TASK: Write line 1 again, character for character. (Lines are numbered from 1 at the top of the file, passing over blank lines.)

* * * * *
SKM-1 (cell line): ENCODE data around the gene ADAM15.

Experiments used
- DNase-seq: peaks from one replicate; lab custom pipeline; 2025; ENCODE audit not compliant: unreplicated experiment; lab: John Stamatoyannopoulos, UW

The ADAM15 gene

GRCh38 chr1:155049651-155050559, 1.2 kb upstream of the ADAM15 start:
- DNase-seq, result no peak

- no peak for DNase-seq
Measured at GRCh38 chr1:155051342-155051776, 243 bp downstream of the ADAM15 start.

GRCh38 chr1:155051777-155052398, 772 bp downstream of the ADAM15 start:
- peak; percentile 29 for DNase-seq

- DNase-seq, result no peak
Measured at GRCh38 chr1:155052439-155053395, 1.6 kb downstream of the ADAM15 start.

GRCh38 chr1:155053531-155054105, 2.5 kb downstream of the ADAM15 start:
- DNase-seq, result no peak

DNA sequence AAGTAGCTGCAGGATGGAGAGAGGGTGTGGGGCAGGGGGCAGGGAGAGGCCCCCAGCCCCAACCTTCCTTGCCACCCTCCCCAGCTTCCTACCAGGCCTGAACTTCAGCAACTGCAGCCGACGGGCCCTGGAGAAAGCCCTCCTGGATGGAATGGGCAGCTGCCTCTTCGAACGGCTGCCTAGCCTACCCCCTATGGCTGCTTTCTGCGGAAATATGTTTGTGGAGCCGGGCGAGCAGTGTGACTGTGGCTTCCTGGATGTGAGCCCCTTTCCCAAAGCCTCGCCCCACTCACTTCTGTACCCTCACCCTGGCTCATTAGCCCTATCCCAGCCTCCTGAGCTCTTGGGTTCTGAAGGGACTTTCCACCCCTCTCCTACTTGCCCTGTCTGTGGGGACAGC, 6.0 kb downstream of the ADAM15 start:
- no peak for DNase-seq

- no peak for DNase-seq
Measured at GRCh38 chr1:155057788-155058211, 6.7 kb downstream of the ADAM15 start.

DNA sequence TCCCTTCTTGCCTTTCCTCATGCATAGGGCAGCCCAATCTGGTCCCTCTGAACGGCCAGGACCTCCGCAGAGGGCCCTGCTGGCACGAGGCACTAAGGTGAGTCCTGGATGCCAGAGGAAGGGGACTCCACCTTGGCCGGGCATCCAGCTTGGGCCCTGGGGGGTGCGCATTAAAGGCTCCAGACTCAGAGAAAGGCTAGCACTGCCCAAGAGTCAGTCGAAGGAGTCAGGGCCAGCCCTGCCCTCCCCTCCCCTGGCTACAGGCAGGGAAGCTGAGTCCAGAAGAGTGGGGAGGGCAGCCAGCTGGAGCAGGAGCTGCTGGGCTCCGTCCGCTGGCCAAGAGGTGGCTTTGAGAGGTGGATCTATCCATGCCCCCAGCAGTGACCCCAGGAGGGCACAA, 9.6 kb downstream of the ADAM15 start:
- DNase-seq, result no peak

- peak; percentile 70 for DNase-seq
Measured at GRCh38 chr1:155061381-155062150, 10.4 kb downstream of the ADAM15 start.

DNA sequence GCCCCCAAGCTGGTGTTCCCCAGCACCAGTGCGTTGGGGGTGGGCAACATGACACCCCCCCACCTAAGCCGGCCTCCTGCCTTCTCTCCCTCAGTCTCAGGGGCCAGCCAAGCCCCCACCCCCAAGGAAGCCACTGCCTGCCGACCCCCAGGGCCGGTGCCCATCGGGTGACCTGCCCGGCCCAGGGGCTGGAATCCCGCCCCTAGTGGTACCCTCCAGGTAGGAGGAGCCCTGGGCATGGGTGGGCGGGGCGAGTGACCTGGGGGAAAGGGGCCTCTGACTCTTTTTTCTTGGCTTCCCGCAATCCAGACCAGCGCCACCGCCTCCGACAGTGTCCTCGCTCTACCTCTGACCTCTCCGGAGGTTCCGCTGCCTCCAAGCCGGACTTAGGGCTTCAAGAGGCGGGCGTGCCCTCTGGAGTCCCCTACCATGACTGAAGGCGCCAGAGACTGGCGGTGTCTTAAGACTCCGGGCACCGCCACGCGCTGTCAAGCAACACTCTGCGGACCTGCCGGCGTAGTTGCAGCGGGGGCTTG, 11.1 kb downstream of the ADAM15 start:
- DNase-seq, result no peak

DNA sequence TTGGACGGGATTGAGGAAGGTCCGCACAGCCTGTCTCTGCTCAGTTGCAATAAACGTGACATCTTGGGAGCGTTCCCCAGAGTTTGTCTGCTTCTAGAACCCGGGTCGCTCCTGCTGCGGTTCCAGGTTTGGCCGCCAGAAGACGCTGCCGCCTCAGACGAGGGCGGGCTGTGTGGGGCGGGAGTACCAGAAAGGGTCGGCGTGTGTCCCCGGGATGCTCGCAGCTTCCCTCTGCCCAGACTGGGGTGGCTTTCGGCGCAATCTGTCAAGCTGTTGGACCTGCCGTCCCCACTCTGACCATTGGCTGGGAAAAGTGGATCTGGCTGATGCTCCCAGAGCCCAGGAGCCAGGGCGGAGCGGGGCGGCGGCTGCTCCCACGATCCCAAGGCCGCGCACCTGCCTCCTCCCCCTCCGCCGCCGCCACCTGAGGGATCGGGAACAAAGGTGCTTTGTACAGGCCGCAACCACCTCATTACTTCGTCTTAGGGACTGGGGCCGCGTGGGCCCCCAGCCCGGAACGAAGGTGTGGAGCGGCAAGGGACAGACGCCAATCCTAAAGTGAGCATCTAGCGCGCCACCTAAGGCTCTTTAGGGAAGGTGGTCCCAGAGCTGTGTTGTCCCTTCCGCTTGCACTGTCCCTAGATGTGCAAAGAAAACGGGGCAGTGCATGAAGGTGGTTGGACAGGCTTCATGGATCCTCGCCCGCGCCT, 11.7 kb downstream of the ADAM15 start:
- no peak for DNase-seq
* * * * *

SKM-1 (cell line): ENCODE data around the gene ADAM15.